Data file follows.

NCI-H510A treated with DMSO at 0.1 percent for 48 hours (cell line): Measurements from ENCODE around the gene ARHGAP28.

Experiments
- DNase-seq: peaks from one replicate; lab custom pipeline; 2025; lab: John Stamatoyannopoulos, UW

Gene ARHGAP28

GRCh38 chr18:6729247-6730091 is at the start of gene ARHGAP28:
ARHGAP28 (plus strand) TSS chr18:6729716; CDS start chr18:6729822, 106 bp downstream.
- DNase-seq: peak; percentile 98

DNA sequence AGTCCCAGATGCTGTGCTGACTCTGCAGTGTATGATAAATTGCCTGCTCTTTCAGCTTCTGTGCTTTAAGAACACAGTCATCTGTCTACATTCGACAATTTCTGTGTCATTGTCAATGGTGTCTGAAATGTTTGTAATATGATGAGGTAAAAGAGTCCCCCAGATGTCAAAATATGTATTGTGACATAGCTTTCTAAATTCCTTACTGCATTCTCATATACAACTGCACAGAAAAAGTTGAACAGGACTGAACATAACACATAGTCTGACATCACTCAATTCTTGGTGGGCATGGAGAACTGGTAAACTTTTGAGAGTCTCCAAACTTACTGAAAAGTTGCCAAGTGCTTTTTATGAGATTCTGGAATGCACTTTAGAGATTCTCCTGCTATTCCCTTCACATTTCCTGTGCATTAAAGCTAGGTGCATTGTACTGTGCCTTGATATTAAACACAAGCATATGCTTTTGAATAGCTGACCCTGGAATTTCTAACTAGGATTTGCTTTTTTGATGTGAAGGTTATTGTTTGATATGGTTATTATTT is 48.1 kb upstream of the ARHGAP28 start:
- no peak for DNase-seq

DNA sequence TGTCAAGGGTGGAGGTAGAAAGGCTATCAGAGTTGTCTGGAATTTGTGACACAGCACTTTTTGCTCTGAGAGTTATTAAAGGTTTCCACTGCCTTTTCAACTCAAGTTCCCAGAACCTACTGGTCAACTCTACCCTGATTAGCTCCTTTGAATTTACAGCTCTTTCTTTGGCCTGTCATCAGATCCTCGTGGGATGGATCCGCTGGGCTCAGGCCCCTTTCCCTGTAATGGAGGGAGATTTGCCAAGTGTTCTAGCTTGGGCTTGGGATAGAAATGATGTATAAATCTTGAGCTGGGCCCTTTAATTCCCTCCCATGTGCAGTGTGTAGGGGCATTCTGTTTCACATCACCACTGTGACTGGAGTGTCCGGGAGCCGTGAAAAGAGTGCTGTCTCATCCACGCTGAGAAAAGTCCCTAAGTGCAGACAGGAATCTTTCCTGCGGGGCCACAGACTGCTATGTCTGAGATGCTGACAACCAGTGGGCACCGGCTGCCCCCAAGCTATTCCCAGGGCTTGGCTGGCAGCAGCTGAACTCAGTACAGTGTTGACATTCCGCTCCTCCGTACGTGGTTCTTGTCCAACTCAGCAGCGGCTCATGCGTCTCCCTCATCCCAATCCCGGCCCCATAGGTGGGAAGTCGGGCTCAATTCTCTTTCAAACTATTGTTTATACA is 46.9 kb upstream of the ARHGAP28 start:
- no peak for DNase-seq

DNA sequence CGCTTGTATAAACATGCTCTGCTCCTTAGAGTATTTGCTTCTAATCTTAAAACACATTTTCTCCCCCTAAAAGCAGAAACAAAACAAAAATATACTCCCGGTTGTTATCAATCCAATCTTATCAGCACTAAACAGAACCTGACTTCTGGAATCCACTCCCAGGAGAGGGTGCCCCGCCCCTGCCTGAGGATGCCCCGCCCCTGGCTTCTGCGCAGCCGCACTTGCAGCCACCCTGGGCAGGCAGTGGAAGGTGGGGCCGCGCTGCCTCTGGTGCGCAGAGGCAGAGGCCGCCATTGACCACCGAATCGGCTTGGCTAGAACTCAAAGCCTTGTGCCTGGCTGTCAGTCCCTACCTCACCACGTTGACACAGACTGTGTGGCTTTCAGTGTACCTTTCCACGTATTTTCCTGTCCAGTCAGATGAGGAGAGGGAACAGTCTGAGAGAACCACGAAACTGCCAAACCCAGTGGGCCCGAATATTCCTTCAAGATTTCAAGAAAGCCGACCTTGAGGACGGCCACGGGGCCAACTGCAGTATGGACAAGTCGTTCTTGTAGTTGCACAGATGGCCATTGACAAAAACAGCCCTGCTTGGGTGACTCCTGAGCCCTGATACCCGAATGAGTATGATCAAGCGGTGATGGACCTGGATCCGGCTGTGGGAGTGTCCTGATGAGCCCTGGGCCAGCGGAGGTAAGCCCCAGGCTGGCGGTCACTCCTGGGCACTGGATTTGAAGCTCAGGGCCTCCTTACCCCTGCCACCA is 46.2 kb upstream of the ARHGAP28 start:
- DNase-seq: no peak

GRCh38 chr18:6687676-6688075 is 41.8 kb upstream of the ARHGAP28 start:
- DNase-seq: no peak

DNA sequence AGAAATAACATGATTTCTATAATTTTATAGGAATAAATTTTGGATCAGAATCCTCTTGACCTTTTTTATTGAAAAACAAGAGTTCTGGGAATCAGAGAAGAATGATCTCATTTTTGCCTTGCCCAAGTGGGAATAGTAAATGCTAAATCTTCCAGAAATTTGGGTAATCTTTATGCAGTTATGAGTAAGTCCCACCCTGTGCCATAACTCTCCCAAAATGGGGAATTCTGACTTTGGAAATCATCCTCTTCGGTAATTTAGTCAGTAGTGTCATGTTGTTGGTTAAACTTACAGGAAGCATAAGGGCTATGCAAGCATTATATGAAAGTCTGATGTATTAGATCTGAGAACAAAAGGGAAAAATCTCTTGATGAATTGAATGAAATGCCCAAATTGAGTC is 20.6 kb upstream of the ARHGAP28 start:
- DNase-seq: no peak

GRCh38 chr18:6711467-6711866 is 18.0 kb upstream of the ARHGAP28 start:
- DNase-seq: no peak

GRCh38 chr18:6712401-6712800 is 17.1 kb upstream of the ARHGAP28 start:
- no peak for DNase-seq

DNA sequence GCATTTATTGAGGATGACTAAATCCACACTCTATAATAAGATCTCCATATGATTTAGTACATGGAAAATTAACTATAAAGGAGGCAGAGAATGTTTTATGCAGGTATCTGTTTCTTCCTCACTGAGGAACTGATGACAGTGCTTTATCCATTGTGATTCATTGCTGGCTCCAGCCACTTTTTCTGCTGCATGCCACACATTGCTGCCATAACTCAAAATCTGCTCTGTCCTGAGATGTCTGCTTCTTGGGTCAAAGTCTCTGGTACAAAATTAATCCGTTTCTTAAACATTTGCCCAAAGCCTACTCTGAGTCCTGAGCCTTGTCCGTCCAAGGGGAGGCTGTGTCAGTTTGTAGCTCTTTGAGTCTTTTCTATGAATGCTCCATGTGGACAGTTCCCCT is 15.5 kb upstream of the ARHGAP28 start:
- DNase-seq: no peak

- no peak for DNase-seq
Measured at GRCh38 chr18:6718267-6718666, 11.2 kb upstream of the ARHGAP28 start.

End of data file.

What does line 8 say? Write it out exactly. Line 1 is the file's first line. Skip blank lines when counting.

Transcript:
DNA sequence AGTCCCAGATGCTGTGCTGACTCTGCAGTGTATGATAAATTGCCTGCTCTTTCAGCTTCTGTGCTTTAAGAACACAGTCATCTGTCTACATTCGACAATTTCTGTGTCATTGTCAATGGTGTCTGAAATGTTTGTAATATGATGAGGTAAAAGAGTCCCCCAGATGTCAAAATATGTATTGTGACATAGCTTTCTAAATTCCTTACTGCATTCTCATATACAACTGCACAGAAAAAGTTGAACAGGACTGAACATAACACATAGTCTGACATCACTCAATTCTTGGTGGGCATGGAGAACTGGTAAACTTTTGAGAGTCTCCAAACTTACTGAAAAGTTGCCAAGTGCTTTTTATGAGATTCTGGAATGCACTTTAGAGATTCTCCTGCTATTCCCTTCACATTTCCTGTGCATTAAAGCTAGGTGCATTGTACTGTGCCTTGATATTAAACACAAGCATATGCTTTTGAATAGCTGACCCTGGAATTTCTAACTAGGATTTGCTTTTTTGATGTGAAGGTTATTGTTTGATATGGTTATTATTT is 48.1 kb upstream of the ARHGAP28 start: